What's driving increase in provider complaints?

Thursday, March 3, 2011

YARMOUTH, Maine - Sandra Canally can't quite put her finger on why, but she's noticed an increase in the number of complaints she receives about home medical equipment providers this year.

Canally, president of The Compliance Team, says her accrediting organization has been receiving a handful of complaints each month for the past couple of months compared to "next to nothing" last year.

"Some of the complaints are about bid winners and some aren't, so whether or not it's truly driven by competitive bidding, I don't know yet," she said. "Is there an increase because providers, in general, are trying to tighten their belts by cutting staff and reducing services? There could be all sorts of reasons, but it's being driven by something."

The complaints Canally has received have come from Medicare beneficiaries (Accrediting organizations require that providers share their names and contact information with beneficiaries). They're usually upset that their equipment isn't working or they don't know how to use it.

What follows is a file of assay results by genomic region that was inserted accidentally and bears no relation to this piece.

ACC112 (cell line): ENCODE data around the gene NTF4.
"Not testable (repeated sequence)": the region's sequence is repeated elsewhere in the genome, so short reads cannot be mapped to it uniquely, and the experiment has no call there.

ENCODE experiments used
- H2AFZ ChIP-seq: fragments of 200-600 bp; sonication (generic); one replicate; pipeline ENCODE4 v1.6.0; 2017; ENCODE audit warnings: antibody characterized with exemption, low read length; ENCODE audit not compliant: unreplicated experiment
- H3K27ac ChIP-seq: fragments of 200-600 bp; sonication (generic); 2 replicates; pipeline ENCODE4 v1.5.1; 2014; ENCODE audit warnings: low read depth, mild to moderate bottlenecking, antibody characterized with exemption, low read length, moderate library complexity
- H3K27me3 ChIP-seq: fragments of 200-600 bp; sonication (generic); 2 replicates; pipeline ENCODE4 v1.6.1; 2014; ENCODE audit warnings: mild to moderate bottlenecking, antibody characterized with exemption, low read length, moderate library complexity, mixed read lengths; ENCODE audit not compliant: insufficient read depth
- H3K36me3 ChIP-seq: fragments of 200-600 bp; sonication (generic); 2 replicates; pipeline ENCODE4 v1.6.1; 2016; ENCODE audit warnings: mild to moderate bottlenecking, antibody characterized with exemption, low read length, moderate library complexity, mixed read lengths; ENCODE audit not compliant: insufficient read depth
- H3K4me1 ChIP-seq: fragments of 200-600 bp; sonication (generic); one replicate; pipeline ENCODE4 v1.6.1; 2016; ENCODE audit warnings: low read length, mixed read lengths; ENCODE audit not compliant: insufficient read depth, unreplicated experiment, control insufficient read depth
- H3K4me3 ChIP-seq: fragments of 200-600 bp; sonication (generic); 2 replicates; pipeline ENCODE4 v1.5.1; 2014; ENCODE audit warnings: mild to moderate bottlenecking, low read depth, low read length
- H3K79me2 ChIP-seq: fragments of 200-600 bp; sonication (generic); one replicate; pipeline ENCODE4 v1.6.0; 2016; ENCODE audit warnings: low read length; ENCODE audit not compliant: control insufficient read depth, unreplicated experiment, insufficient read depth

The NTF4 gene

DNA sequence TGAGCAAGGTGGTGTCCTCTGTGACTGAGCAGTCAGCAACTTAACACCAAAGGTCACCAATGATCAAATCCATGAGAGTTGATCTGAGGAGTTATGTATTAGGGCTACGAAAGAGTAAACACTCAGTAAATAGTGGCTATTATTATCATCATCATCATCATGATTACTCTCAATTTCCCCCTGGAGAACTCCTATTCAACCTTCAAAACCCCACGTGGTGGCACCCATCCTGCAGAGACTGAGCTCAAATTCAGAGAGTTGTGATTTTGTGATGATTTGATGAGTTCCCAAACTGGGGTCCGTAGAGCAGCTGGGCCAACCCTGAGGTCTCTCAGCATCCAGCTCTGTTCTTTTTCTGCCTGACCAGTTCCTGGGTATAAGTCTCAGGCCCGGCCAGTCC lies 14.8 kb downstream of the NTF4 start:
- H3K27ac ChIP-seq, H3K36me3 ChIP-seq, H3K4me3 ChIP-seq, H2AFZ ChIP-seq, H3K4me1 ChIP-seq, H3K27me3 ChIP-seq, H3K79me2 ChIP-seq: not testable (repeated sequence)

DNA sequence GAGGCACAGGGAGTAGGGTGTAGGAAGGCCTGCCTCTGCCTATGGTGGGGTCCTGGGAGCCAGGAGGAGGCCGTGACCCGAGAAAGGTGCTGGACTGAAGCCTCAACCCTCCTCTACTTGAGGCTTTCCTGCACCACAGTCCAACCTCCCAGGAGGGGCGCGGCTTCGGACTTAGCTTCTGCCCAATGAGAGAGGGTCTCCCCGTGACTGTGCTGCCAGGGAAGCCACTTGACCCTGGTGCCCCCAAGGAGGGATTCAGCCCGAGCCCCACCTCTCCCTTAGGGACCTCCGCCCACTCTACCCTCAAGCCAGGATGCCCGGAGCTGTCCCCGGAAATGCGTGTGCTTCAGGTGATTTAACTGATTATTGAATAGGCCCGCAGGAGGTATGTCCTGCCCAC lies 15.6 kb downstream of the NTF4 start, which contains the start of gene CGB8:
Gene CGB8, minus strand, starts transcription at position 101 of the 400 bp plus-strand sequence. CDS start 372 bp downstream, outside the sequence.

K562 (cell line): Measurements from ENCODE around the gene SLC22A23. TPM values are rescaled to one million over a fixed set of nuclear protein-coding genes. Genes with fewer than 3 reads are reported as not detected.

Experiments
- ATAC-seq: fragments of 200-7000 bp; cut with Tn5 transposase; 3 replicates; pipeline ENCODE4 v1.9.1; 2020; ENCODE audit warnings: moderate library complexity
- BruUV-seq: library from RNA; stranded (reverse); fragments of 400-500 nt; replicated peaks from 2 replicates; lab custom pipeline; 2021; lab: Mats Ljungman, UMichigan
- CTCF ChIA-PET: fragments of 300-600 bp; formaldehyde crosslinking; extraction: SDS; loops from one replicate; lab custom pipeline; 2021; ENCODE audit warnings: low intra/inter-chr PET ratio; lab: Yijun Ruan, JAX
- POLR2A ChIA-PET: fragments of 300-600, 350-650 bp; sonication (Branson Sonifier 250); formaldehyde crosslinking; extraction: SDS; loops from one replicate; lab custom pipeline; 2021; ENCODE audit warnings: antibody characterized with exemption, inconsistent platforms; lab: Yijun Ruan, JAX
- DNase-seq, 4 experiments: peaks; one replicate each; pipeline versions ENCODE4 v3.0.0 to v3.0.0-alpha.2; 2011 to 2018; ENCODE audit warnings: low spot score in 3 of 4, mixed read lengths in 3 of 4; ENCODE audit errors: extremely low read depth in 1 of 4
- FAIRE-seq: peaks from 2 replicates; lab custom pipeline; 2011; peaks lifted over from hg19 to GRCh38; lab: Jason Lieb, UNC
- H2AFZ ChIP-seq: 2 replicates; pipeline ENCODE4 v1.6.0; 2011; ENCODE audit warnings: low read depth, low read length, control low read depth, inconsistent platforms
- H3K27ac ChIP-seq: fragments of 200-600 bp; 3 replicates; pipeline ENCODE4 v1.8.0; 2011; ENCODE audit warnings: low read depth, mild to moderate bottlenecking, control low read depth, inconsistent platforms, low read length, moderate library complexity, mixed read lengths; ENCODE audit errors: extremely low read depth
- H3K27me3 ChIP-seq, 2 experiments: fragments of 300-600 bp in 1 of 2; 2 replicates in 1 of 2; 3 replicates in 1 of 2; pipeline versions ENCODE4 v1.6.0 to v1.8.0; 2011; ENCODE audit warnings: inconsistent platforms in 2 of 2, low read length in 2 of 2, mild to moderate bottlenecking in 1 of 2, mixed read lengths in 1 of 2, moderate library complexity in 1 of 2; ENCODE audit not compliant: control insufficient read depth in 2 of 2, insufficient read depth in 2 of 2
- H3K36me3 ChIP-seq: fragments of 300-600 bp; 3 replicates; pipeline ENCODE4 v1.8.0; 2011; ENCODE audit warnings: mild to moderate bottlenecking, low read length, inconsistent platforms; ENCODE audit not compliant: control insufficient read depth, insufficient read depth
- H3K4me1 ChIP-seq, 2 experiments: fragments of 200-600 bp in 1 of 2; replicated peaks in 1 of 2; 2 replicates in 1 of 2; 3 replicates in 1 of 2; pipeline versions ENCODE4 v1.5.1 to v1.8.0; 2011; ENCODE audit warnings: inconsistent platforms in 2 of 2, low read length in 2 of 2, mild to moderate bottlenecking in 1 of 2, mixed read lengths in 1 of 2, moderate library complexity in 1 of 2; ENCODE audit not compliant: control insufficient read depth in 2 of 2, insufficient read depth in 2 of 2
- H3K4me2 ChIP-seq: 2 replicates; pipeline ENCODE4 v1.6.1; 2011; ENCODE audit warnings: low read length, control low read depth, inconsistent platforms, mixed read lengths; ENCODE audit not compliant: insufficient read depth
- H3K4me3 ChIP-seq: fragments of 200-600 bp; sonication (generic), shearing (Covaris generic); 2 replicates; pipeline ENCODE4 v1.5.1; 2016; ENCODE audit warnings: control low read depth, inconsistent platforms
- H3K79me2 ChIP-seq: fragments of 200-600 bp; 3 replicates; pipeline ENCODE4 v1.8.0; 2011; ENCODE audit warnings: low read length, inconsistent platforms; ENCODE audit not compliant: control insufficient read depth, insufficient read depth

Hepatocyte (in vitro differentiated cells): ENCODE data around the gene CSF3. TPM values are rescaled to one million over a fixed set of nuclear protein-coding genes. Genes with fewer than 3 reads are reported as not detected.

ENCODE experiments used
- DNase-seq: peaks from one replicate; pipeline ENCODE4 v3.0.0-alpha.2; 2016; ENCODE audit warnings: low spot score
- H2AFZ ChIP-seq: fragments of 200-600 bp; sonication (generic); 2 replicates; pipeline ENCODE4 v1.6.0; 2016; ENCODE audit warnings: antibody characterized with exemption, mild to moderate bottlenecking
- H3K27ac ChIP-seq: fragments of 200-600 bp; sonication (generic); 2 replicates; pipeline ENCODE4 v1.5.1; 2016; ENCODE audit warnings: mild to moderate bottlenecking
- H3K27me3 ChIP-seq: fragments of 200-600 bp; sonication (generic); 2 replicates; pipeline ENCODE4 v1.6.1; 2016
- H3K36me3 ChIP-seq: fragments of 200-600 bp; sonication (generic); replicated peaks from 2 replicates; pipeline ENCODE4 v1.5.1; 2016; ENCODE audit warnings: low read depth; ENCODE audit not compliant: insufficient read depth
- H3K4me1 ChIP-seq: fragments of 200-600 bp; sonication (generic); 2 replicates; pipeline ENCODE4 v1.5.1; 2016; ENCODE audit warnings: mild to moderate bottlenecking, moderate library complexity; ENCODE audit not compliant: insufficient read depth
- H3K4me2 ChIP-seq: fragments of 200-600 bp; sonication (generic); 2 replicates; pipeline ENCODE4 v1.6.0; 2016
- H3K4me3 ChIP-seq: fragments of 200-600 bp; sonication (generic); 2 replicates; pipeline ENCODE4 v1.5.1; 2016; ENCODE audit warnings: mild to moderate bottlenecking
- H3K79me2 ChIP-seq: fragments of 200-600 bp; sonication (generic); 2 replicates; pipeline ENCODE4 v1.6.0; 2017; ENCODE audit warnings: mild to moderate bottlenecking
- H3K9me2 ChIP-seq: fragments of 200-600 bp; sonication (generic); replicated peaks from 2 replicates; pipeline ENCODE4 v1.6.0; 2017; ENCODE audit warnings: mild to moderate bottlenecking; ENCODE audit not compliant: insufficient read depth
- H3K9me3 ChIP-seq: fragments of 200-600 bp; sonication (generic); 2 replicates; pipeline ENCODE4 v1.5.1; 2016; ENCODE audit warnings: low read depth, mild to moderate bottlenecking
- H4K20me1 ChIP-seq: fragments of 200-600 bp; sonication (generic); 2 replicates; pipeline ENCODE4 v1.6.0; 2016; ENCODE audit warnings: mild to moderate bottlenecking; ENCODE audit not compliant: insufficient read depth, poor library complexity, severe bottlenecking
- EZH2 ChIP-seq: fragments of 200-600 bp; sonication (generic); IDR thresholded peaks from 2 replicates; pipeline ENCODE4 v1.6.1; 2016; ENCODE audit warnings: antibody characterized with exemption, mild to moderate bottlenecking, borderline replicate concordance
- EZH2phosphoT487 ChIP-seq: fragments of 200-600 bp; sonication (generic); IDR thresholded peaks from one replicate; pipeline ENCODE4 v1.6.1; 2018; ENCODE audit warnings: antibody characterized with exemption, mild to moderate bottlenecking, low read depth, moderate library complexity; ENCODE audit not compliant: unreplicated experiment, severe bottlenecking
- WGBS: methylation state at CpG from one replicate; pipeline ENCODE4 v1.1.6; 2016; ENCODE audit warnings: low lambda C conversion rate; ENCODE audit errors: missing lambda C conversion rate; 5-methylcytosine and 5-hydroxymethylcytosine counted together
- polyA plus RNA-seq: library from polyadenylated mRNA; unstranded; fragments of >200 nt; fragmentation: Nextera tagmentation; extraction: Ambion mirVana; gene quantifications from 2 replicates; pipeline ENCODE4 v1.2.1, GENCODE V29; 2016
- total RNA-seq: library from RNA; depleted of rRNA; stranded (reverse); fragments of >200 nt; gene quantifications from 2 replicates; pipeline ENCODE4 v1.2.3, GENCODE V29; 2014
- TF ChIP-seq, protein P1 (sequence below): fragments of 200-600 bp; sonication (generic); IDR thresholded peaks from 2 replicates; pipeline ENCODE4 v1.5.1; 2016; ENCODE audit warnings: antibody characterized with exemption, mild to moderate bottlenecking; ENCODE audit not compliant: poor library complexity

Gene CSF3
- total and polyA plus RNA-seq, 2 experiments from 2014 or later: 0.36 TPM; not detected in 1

Tim Safley says the number of complaints that ACHC has received has also increased slightly this year. But he says the complaints are coming from not only beneficiaries but also CMS and its contractors.

"They're all about competitive bidding," said Safley, the HME clinical adviser.

Mary Nicholas says the number of complaints that HQAA has received has remained "light to moderate--two to three per month, that's all." But she has noticed a new consistency in the type of complaints received this year.

"I had an elderly woman call me the other day and she said, 'I don't know where I got this diabetic meter and I don't know how to work it,'" said Nicholas, executive director. "There have been more complaints about mail order."

When an accrediting organization receives a complaint, it must investigate. Depending on the findings of that investigation, a provider may, for example, receive another unannounced visit or he may be put on a "corrective action plan."

"The majority of providers do a good job on a daily basis," Canally said. "Those are the providers who take complaints seriously, respond appropriately, give information when needed and move on."